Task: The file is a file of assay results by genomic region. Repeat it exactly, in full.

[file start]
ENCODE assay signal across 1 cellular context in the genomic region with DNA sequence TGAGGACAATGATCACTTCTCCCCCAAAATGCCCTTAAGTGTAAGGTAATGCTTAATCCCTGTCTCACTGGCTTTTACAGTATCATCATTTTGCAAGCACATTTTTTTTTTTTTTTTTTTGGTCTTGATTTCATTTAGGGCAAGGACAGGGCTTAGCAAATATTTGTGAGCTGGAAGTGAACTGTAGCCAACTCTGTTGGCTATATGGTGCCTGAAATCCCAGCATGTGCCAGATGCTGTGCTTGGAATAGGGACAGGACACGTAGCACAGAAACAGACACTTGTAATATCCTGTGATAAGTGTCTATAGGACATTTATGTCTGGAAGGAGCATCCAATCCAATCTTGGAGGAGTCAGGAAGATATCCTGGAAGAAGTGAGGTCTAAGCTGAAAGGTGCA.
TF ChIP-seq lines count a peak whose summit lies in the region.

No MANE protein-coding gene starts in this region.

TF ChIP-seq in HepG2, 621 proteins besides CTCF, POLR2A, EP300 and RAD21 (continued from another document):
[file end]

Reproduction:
ENCODE assay signal across 1 cellular context in the genomic region with DNA sequence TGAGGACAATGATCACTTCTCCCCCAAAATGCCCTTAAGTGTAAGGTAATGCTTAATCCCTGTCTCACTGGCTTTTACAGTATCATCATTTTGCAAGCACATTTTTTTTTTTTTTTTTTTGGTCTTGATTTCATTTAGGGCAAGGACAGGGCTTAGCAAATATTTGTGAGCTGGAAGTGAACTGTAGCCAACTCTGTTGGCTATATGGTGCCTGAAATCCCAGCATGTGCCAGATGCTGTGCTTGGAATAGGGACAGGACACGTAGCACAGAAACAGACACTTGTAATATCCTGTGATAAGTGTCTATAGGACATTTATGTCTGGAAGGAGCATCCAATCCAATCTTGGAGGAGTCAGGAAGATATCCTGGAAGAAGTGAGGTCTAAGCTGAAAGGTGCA.
TF ChIP-seq lines count a peak whose summit lies in the region.

No MANE protein-coding gene starts in this region.

TF ChIP-seq in HepG2, 621 proteins besides CTCF, POLR2A, EP300 and RAD21 (continued from another document):